Government Agencies

By Tom Blumer | February 7, 2014 | 3:30 PM EST

In yet another bizarre and extra-constitutional twist in the saga of the Affordable Care Act, aka Obamacare, a clearly sympathetic Associated Press — that's why I call it the Administration's Press — is reporting that the Obama administration is considering a three-year delay in demanding that health insurance companies drop so-called "substandard" or "junk" individual policies.

But that's not how the AP's Tom Murphy is framing the clearly leaked proposed move. You won't find the word "delay" in his entire story, which is a why a friend of mine who tried to find something about it online and couldn't thought that only Fox News was reporting it. No-no-no. The AP only describes the move as an "extension" which would take the pesky problem of arbitrarily cancelled individual policies off the table until — imagine that — after the 2016 elections (HT American Thinker via Free Republic; bolds are mine):

By Tom Blumer | February 6, 2014 | 5:21 PM EST

Ken Shepherd at NewsBusters made reference Tuesday to an Associated Press story headline ("Modest drop in full-time work seen from health law") indicating that the outfit I prefer to call the Administration's Press is furiously spinning in reaction to Tuesday's report from the Congressional Budget Office projecting that Obamacare will reduce full-time-equivalent employment from what it would have been without the law by 2.5 million over the next 10 years.

The underlying content of the story Ken referenced is weak, as is Calvin Woodward's longer "fact check" ("ANTI-OBAMACARE CHORUS IS OFF KEY") currently carrying an early Thursday time stamp. Woodward's piece is especially troubling in how it seems to treat work as a curse instead of a necessary component of societal progress. But let's first look at the full "modest drop" dispatch.

By Tom Blumer | February 5, 2014 | 10:55 PM EST

On Saturday (at NewsBusters; at BizzyBlog), I noted how the New York Times had made a critical change to a story about New Jersey Governor Chris Christie's possible knowledge of lane closures in the area of the George Washington Bridge. The initial story was that a Port Authority official "has evidence" in the matter. A short time later, that claim was watered down to a far more speculative "evidence exists."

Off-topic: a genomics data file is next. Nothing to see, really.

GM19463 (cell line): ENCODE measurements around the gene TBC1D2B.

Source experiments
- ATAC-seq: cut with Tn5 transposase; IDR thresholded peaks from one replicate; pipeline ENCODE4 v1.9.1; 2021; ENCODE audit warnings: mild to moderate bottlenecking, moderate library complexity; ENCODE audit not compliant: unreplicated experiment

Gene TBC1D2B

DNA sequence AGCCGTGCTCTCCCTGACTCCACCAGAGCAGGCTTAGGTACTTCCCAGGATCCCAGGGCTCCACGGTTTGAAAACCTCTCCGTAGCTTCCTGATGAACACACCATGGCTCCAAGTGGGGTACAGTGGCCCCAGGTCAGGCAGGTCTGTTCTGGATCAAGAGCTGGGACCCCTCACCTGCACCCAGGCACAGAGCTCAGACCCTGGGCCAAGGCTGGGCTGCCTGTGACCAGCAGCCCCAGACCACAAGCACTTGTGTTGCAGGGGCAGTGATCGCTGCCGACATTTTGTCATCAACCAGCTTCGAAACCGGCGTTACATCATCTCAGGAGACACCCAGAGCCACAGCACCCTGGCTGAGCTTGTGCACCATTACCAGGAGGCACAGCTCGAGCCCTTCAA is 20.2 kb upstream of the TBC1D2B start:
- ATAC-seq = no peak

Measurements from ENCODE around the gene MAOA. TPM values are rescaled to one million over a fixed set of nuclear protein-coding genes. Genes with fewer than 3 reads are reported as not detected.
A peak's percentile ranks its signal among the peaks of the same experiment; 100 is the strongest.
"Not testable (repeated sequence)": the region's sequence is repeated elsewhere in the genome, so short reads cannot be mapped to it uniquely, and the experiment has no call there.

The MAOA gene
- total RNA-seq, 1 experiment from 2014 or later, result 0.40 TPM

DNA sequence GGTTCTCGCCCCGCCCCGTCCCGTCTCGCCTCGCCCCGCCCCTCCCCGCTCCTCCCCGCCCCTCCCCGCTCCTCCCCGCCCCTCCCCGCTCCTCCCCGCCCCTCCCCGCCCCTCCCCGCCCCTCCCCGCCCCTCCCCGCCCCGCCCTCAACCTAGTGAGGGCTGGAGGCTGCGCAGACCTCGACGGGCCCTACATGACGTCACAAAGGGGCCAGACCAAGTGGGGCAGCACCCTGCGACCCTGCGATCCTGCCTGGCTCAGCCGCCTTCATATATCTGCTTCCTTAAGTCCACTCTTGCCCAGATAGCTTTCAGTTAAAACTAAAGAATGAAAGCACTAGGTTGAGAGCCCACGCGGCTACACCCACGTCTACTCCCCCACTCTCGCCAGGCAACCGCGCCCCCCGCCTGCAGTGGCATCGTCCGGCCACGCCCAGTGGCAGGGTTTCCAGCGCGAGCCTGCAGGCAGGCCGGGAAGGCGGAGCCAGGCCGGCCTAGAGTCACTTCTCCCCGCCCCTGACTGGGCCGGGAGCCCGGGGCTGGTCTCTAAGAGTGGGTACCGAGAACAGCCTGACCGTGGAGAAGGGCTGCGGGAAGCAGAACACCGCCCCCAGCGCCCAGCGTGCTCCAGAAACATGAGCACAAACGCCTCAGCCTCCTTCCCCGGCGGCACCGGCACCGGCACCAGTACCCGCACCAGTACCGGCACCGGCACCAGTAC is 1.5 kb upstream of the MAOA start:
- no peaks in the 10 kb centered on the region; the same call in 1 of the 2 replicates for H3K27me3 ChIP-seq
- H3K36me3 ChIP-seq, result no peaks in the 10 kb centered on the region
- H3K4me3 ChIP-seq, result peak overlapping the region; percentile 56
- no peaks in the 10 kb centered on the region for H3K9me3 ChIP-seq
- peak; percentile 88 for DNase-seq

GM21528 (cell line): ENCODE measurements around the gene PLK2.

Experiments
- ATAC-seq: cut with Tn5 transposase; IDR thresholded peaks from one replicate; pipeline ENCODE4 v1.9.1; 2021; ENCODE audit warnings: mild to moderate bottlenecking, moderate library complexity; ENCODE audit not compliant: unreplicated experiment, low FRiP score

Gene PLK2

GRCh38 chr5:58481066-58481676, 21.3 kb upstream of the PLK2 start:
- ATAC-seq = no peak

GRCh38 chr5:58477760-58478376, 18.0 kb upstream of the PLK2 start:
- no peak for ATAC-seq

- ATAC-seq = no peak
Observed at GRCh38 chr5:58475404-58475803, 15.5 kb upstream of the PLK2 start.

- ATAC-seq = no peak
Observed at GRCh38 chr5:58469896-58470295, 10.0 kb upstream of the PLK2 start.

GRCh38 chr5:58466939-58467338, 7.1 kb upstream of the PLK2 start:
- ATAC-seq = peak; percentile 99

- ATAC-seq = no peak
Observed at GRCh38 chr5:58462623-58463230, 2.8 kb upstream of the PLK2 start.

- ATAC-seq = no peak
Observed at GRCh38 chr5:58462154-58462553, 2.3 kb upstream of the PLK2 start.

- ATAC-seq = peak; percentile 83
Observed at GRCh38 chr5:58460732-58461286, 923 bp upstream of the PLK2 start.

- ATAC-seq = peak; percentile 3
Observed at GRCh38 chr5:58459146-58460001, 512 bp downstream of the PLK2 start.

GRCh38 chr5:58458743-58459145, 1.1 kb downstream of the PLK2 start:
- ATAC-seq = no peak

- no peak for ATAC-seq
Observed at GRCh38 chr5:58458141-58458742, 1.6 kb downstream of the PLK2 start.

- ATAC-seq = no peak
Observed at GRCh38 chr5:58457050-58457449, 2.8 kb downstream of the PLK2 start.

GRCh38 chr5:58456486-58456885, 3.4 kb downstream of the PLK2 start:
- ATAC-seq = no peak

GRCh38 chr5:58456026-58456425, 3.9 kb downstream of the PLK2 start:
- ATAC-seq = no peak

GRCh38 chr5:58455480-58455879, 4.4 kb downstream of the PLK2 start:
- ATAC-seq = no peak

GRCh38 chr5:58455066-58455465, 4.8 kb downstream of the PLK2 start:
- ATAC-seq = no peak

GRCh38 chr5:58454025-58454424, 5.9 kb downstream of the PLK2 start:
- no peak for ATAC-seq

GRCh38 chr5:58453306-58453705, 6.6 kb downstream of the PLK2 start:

The erroneous "has evidence" version of the story quickly went viral on Friday afternoon, and is what many news readers likely still believe — especially because there is still no indication at Zernike's story that any change from the original was made. Times Public Editor Margaret Sullivan has a problem with that — as she should. There also appears to be an undercurrent of frustration at the Times that what comes off as a "gotcha" strategy didn't stick to Christie (HT James Taranto at the Wall Street Journal's Best of the Web; bolds are mine throughout this post):

By Tom Blumer | February 4, 2014 | 9:39 AM EST

As we head into yet another year wondering whether Washington, meaning President Obama and both political parties, will finally betray the nation and pass some form of illegal-immigrant amnesty, "Machiavelli" at the Virtuous Republic blog reminds us that the argument is about more than depressed wages, "keeping families together," and (in the misguided minds of Catholic bishops) Christian charity.

Machiavelli went to Immigration and Customs Enforcement records for 2013 and found the following crime-related information the establishment press is extremely reluctant to acknowledge at its main page for removal statistics (bolds are mine throughout this post):

By Tom Blumer | February 2, 2014 | 2:26 PM EST

Over at the Associated Press's national site, there's a story about how "Some of the largest public labor unions in Illinois filed a long-awaited lawsuit Tuesday challenging the state's new pension reform law."

Given that it involves hundreds of thousands of workers, it's probably fair to say that the news deserves national attention. But how about another story which involves over 800,000 union members who are deeply dissatisfied with Obamacare? Searches at AP on Unite Here and LUINA, the two unions involved, come up empty and with nothing relevant, respectively.

By Tom Blumer | February 1, 2014 | 2:53 PM EST

Longtime readers here may recall that yours truly and others have written about liberties New York Times reporter Kate Zernike has taken with the truth, especially in her reporting on the Tea Party movement. Her penchant for inventing baseless stories about alleged racism in the movement once caused the late Andrew Breitbart to label her "a despicable human being."

Breitbart might well have the same reaction to the hours-later revision made at Zernike's Times story Friday about Chris Christie. Several alert bloggers and tweeters noted that her story about Christie's knowledge of shut lanes on the George Washington Bridge conveniently went from solid to speculative without any indication that any changes had been made.